Most people have a general understanding of what happens to inheritances when a loved one passes away. Usually people envision a rather simple process, but in reality it can be both challenging, and can be very time consuming. In fact, it’s highly likely that a portion, or all of the estate in question will pass through probate. Once the probate process is complete, individuals can be named beneficiaries and inheritances can be distributed as described in the Will.
The real challenge people experience first is just trying to comprehend the probate process at all. It’s not simple and unless probate law is part of what you do for a living, it’s a very confusing and arduous process.
Probate is simply a procedure through which assets are legally passed. For very large estates the probate process can be a complex procedure, but for most people, it is a very simple a formality. Typically it’s just a judge giving legal permission for assets to be passed on, whether or not there is a last will. If someone dies and leaves a will, then probate is required to implement the provisions of that will. However, a probate process also can happen if a person dies without a will and has property that needs to be distributed under the state the law of inheritance. If the decedent owned an account that named a beneficiary (such as a retirement account) but the beneficiary has passed away before the owner of the account, probate law requires that account to go through the court so that the funds can be passed to the person legally entitled to them under state law.
Some people don’t want to probate a will. There is no requirement that a will or property go through probate, but if the decedent owned property that is not arranged specifically to avoid probate, then there’s actually is no way for the beneficiaries to avoid it. However Florida law permits a family to own property in a decedent’s name if they continue to pay taxes and do not sell it. Not all states have this provision, but the Sunshine state does permit this.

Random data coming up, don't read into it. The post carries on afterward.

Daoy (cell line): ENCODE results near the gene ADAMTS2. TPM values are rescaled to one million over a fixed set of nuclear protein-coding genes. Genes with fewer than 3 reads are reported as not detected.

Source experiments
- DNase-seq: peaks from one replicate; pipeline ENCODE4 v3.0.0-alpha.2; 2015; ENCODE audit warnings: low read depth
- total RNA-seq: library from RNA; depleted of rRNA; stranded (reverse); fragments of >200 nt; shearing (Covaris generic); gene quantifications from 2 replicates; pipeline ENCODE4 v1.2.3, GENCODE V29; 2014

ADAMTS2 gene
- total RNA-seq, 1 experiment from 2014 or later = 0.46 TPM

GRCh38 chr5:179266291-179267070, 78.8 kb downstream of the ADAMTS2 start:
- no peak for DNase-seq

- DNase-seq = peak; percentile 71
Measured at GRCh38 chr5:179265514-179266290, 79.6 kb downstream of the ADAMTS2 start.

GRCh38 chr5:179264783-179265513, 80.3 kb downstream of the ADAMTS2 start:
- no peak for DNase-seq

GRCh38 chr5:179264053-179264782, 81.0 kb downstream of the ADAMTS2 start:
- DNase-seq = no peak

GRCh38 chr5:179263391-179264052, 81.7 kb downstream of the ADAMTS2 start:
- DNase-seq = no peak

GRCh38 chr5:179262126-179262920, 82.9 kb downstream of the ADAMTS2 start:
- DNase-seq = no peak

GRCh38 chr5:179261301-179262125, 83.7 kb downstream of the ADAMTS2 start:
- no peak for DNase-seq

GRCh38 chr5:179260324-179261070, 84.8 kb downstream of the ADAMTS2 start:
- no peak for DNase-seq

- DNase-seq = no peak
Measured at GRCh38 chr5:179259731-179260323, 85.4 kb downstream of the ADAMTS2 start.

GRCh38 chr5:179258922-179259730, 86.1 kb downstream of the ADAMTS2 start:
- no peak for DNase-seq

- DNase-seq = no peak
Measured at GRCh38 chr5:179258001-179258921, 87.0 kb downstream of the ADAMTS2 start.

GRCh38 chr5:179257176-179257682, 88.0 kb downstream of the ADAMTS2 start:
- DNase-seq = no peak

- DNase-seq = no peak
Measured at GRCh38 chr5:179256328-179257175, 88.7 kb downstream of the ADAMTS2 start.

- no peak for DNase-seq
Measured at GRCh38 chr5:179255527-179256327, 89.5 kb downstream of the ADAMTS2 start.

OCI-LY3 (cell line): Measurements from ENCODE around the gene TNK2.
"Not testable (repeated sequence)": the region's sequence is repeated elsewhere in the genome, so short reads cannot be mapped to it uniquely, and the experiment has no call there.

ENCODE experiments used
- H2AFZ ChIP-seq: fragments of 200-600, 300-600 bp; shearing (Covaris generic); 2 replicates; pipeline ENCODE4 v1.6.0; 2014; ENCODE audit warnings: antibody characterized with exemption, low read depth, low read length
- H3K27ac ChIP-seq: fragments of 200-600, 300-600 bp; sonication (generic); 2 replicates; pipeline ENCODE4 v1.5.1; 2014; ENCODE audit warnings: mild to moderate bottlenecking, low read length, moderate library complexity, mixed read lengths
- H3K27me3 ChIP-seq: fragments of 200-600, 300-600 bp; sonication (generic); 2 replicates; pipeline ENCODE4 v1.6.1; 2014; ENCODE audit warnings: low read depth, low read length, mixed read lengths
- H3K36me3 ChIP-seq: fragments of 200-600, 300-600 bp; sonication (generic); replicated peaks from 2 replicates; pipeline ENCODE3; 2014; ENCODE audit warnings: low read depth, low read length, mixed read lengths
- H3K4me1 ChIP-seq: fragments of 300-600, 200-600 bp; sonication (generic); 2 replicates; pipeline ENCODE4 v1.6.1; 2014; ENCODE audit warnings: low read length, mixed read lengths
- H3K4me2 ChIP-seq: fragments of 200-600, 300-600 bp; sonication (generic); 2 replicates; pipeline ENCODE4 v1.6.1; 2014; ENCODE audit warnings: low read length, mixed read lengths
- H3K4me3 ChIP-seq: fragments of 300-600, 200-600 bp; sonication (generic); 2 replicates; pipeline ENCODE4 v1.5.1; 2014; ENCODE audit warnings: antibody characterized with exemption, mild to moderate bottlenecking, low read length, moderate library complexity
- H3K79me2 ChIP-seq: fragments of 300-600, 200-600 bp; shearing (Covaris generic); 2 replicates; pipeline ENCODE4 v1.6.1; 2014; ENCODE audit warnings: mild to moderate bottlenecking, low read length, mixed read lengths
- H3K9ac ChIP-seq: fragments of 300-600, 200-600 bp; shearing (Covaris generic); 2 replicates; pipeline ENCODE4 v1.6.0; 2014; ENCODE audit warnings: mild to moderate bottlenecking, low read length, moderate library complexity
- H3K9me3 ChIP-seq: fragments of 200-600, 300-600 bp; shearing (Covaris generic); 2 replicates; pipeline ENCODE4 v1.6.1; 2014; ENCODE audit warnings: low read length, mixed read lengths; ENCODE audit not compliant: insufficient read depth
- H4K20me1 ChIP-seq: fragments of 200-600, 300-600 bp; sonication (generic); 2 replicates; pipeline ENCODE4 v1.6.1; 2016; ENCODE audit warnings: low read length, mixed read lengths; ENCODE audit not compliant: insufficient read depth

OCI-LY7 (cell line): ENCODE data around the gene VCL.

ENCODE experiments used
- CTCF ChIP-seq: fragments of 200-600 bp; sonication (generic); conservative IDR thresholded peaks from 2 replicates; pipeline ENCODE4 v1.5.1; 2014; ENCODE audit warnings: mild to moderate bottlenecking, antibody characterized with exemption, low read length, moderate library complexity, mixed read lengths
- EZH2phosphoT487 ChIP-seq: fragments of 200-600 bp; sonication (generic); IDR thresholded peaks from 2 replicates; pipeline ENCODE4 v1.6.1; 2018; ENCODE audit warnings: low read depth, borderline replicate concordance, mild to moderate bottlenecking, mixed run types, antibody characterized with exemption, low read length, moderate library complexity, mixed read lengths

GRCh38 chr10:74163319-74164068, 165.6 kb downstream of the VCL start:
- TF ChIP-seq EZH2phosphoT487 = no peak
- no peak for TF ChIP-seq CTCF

Getting through the probate process may likely take several court dates spread across several months, but the process itself can be comprehended if distilled to five main steps.
The Will must be validated: This is simply a review to ensure that the will is valid. On occasion this can be the catalyst for a relative to contest the will, which will lead to probate litigation and will most certainly slow down the probate process.
Inventory Collected: The is the gathering of all elements of the probate estate, including deeds to land, vehicles, bank accounts, business ownership rights, any internet-based heath and more.
The executor of the will is charges with notifying relatives and creditors about the death. This can sometimes be challenging if those individuals live outside the United States.
Debt Paying: If the decedent passes away and still has open debts to the government through taxes or other debts, the estate pays all debts or until the estate’s value is completely depleted.
Distribution of Inheritance: After all debts are paid and all potential inheritors are identified, the remaining portion of the inheritance is distributed as described in the Will.
Probate can be intimidating if you begin without awareness of the direction you need to go. Partnering with Dlugo and DeFlora can bring you the peace of mind you really need in order to get through the Probate process. Call 407.870.5551 to request your FREE initial consultation with our team to learn more.